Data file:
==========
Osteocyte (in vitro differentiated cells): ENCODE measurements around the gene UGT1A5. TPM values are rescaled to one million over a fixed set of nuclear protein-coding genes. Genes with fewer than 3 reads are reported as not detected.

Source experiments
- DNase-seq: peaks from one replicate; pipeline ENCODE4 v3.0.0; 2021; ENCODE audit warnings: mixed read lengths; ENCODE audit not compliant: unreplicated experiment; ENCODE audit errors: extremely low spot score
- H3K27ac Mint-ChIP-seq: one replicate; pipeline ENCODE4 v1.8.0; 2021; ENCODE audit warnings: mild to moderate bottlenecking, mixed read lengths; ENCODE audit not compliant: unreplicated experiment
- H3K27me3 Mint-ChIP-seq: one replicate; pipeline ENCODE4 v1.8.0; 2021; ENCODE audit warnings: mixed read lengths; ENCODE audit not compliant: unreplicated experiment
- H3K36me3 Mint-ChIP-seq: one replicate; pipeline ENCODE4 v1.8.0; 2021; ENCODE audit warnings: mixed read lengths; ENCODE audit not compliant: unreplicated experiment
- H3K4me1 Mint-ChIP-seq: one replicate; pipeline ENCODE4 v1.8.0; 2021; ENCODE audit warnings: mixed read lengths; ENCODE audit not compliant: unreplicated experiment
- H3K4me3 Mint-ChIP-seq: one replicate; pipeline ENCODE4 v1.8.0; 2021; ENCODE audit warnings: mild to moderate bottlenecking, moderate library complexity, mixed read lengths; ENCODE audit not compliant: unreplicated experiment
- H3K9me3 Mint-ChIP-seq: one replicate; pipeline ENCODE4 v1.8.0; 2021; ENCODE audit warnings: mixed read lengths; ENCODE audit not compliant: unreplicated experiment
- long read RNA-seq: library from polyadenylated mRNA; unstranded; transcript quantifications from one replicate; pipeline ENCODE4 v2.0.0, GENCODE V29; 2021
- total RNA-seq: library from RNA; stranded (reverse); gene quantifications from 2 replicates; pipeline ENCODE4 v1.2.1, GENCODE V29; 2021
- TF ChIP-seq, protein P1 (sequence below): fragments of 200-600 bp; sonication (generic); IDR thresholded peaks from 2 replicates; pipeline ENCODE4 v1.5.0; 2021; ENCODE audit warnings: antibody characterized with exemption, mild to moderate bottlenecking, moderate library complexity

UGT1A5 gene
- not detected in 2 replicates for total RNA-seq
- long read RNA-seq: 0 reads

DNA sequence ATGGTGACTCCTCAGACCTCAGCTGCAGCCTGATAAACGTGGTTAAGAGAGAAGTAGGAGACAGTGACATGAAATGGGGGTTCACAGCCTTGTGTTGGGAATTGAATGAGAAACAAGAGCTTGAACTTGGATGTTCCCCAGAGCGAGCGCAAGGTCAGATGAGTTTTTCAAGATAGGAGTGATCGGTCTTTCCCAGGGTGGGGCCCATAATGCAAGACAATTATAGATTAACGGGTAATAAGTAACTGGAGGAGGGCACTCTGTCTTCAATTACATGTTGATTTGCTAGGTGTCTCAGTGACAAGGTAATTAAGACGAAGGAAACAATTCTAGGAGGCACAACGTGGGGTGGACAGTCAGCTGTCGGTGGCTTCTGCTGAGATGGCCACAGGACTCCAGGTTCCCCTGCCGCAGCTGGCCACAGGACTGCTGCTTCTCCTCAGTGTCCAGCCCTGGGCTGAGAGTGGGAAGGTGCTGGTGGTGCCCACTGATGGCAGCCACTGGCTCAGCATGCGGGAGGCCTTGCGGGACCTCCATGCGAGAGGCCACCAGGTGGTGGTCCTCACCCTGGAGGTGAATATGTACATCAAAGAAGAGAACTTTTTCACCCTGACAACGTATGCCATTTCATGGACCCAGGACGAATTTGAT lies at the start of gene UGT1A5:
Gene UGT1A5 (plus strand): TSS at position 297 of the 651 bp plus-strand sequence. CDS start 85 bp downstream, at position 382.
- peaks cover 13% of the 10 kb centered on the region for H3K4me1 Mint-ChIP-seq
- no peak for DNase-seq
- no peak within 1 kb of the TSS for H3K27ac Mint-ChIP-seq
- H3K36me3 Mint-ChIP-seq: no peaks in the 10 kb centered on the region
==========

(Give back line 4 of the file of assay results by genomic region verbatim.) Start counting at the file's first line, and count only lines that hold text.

- H3K27ac Mint-ChIP-seq: one replicate; pipeline ENCODE4 v1.8.0; 2021; ENCODE audit warnings: mild to moderate bottlenecking, mixed read lengths; ENCODE audit not compliant: unreplicated experiment